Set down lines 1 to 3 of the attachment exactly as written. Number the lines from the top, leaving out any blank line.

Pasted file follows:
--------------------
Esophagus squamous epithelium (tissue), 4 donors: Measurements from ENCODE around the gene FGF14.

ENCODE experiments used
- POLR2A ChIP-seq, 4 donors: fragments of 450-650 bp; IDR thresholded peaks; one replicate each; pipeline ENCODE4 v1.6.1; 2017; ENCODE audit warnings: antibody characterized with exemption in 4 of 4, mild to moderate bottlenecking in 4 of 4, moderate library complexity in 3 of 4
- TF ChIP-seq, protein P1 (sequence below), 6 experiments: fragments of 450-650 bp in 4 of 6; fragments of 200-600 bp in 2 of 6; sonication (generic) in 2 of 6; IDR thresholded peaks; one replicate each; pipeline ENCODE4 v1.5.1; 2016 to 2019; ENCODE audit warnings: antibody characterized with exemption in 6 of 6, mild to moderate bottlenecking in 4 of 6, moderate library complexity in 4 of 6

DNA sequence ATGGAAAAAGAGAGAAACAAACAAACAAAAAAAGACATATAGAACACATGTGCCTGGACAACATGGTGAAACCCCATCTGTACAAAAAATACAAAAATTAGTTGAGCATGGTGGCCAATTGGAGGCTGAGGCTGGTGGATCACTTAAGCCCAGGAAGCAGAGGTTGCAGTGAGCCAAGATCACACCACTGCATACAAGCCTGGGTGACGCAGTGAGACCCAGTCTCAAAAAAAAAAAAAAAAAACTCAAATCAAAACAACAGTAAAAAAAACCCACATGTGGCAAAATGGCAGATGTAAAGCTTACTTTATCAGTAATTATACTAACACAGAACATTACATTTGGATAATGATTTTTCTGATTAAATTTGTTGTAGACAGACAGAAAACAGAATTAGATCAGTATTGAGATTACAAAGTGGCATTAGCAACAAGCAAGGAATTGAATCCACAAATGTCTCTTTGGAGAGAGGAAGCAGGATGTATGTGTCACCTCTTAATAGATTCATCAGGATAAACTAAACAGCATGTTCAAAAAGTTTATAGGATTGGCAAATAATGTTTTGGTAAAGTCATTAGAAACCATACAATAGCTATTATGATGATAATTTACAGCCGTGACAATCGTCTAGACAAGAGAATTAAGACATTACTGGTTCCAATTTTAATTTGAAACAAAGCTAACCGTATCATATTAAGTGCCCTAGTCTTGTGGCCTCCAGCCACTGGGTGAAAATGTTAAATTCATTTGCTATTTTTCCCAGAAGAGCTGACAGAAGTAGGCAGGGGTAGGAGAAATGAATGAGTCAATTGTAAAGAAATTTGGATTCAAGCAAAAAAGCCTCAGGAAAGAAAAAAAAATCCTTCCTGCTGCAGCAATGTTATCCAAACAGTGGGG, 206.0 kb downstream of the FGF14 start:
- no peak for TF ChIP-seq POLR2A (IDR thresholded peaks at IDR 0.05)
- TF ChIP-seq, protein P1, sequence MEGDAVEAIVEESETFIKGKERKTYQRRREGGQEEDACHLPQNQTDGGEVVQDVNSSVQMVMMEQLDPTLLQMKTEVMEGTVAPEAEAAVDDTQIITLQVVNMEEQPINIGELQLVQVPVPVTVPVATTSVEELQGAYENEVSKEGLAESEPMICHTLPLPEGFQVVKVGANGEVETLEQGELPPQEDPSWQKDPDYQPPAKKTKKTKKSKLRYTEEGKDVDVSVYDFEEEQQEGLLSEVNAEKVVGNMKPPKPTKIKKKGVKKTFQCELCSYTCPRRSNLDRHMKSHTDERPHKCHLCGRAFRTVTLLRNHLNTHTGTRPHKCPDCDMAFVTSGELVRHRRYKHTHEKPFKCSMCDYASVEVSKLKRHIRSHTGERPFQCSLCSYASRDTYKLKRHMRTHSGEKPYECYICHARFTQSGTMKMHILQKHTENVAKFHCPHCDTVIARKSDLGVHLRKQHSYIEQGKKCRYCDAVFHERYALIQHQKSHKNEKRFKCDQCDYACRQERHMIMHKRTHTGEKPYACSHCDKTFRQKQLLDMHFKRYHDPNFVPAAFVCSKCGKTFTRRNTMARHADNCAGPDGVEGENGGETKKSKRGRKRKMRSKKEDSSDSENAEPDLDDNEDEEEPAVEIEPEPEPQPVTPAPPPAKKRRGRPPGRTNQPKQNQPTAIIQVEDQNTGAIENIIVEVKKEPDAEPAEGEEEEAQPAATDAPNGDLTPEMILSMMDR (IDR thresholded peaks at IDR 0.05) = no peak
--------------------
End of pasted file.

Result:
Esophagus squamous epithelium (tissue), 4 donors: Measurements from ENCODE around the gene FGF14.

ENCODE experiments used
- POLR2A ChIP-seq, 4 donors: fragments of 450-650 bp; IDR thresholded peaks; one replicate each; pipeline ENCODE4 v1.6.1; 2017; ENCODE audit warnings: antibody characterized with exemption in 4 of 4, mild to moderate bottlenecking in 4 of 4, moderate library complexity in 3 of 4